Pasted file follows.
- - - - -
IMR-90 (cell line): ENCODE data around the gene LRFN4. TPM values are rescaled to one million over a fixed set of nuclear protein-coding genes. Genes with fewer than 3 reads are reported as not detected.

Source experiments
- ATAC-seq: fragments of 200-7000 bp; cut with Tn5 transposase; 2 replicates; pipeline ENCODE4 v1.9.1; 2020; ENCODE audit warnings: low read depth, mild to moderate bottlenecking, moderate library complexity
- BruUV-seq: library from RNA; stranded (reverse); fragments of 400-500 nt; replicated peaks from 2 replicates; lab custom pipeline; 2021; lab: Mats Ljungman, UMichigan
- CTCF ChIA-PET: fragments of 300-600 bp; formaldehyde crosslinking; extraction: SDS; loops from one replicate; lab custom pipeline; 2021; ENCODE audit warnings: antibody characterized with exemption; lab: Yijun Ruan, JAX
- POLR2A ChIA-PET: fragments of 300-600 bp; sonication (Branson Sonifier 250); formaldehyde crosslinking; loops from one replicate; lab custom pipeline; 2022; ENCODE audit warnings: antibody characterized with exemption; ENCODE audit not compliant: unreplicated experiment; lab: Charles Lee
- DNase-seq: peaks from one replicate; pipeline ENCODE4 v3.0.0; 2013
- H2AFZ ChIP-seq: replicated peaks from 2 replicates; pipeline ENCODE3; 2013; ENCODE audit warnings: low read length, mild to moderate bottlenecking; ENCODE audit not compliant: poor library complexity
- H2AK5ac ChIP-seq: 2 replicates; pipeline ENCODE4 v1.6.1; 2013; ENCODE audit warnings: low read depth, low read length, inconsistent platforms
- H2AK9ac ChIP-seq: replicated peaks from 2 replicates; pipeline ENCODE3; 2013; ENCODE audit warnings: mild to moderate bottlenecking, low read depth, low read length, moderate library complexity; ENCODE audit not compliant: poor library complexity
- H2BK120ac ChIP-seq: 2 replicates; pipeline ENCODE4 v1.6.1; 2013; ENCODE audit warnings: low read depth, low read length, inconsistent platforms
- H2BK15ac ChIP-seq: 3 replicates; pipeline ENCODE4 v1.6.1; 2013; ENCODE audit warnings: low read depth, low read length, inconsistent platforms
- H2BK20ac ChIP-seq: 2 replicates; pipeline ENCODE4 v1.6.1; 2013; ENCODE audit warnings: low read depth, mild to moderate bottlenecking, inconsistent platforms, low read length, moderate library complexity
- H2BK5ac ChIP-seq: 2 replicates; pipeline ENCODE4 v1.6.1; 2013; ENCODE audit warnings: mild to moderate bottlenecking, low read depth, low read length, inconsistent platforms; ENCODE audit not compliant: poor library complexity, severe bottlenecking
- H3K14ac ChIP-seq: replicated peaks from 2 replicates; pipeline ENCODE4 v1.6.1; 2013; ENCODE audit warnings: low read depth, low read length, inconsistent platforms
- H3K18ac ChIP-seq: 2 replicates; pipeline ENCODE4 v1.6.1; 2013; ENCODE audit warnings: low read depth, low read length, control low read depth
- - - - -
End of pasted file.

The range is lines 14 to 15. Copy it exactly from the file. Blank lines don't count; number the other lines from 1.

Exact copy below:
- H2BK5ac ChIP-seq: 2 replicates; pipeline ENCODE4 v1.6.1; 2013; ENCODE audit warnings: mild to moderate bottlenecking, low read depth, low read length, inconsistent platforms; ENCODE audit not compliant: poor library complexity, severe bottlenecking
- H3K14ac ChIP-seq: replicated peaks from 2 replicates; pipeline ENCODE4 v1.6.1; 2013; ENCODE audit warnings: low read depth, low read length, inconsistent platforms